Jessica runs through the orchard and comes across Woody's corpse, his throat slashed. At daybreak Jessica makes it to the ferry and tries to board, but the ferryman refuses to let her on. She jumps into a nearby rowboat and paddles out into the lake. When a hand reaches into the boat from the water, she stabs the person in the back several times with a long pick. As the body floats away, she sees that it is Duncan. From the shore, Emily and the townsmen watch her. "I sit here, and I can't believe that it happened," Jessica says to herself in voice over, "and yet I have to believe it. Nightmares or dreams? Madness or sanity? I don't know which is which."

Cast[edit]

Production[edit]

Conception[edit]

According to Lee Kalcheim, the original script for the film was far different from the completed film. Hired by producer Charles Moss, Kalcheim's original screenplay, entitled It Drinks Hippy Blood, followed a group of hippies camping on a cove who are attacked by a creature that lives in the water.[4] Kalcheim described his screenplay as a satire: "John [Hancock] turned-the-screw so to speak making it a serious, darker theme. The simplicity of the film worked perfectly to create a scary mood."[4]

Director Hancock reworked Kalcheim's original script in both tone and thematic content, but retained certain elements of Kalcheim's script at the request of the producers; the mute girl, played by Gretchen Corbett, for example, was a character from Kalcheim's original script that Moss requested Hancock retain in his script.[5]

Filming[edit]

The film was shot in Old Saybrook, Connecticut in August of 1970.[6][7] The village of Chester was used, as was the Chester–Hadlyme Ferry crossing the Connecticut River.[8] Producer Badalato had suggested the location: "My wife and I had a weekend house in Chester, Connecticut. We loved the area and shared our feelings with John [Hancock] and the Mosses. After a preliminary scout we all agree that this was where Jessica should be filmed."[8]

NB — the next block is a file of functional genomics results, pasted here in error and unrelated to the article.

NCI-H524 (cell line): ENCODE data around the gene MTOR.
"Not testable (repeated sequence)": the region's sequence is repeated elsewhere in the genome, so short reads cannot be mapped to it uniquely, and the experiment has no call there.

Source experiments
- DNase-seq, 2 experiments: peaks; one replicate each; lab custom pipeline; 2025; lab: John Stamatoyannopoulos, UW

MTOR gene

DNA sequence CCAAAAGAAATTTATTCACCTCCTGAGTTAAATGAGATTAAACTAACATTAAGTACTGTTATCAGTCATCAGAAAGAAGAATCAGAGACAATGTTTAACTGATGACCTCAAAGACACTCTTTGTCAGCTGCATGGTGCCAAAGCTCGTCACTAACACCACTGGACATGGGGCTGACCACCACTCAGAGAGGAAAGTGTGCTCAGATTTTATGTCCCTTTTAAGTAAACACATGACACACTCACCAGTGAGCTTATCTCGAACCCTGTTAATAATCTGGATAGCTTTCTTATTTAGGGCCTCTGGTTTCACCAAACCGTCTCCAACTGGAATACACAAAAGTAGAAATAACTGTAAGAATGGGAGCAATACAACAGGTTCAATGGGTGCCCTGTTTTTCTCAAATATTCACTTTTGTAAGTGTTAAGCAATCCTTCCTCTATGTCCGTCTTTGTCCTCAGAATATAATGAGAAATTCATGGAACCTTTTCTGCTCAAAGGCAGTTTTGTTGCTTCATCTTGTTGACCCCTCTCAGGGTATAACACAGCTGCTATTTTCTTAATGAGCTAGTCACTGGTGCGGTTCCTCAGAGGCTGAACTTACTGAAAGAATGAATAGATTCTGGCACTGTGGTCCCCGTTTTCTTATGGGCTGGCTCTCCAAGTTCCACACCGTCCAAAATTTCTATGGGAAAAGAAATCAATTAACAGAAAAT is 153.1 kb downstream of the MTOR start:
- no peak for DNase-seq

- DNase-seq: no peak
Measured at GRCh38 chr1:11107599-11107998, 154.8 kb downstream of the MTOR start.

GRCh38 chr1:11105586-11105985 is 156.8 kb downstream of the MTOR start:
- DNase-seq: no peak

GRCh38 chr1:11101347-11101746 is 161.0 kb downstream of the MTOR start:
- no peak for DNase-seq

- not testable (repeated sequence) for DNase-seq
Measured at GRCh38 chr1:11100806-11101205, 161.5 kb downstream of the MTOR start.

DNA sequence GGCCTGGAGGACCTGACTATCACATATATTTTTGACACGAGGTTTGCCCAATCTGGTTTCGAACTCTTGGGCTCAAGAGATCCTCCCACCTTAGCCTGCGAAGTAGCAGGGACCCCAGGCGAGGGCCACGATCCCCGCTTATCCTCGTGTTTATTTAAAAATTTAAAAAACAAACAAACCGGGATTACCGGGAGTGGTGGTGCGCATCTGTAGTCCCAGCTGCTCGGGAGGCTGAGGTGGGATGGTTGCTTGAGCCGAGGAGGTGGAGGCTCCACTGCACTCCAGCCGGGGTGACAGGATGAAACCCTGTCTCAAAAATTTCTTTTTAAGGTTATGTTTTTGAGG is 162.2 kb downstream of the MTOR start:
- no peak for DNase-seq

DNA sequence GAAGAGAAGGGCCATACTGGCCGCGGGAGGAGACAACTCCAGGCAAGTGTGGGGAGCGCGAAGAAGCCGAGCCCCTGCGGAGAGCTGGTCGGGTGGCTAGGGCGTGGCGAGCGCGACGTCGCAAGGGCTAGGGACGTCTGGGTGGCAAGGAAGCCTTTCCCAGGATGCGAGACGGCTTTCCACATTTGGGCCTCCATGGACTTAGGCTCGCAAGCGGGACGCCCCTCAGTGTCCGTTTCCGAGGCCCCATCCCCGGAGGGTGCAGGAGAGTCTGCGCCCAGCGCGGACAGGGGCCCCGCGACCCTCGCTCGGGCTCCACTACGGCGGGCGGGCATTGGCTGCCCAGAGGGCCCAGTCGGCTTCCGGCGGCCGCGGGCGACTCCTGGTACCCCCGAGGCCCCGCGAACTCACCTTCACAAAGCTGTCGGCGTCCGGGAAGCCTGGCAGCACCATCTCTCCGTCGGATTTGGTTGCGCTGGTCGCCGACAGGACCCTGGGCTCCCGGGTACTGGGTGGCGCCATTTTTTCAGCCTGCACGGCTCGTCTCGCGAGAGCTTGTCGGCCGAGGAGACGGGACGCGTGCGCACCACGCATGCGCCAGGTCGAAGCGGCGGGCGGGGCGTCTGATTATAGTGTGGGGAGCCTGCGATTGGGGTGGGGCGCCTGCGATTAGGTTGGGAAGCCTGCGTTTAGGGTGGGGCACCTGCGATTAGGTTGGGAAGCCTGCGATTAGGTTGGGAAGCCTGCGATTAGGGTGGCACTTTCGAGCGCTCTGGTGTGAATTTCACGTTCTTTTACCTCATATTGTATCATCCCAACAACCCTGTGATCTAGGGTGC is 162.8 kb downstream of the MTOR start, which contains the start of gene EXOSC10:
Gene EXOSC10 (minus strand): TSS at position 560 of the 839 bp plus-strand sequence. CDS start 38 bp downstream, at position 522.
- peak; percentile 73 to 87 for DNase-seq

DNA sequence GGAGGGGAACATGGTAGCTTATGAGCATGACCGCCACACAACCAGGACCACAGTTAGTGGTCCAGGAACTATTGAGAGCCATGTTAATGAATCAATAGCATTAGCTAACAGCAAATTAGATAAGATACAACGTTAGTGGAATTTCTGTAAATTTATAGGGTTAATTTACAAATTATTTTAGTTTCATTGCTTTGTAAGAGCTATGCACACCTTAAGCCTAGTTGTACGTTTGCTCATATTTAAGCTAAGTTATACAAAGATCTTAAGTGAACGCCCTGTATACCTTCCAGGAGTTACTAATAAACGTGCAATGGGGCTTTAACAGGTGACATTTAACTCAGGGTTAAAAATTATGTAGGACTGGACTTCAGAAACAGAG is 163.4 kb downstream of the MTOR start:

Mariclare Costello was so loath to perform the scene in which her character kills Jessica's pet mole (which was actually played by a mouse) that she hid on the set when it was time to shoot.[9]

When Costello sings a folk song in Jessica's kitchen, the director and producers considered dubbing her voice with that of a professional singer. However, they later decided to keep Costello's voice as it was recorded.[9]

Release[edit]

Let's Scare Jessica to Death had its theatrical debut in New York on August 27, 1971;[1] it premiered in Los Angeles, California the following week, on September 1, 1971.[1]

Reception[edit]

Upon its release, Stanley Kanfer of Time gave the film a middling review, noting: "With the exception of Zohra Lampert's subtle and knowledgable performance, no one in the cast has enough substance even to be considered humanoid. And after the first reel, the vampires seem to have lost their bite."[10] Roger Greenspun of The New York Times praised Lampert's performance and called it a "thinking man's vampire movie, probably a secret dream for at least half the world's young filmmakers."[11]

Contemporary critical reviews of the film have been mixed: Film scholar John Stanley gave the film a positive review in his 1995 book, writing: "Director John Hancock is to be congratulated for a multi-layered horror film with frightening visuals. There isn't much logic to the story, yet the overall effect is unsettling... the film has a dream-like quality."[12] AllMovie called it an "eerie low-budget chiller".[13] In the early 2010s, Time Out conducted a poll with several authors, directors, actors and critics who have worked within the horror genre to vote for their top horror films.[14] Let's Scare Jessica to Death placed at number 86 on their top 100 list.[15]

In 2006, Eric Henderson of Slant gave the film a negative review, writing: "A lesbian panic melodrama in New England gothic drag, the only things separating Let's Scare Jessica to Death from its cinematic descendants are its narrative incoherence, its lack of a directorial presence (especially surprising considering the colloquial implications of the director's name), [and] its drab, douche commercial mise-en-scène."[16] Author and independent filmmaker John Kenneth Muir gave the film 3 1/2 out of 4 stars, praising the film's cinematography, "unsettling" mood, and its ability to generate a sense of unease, calling it "very disturbing" and noting its "lovely and poetic" visuals.[17] Film critic Leonard Maltin awarded the film 2 1/2 out of a possible 4 stars, calling it "creepy".[18]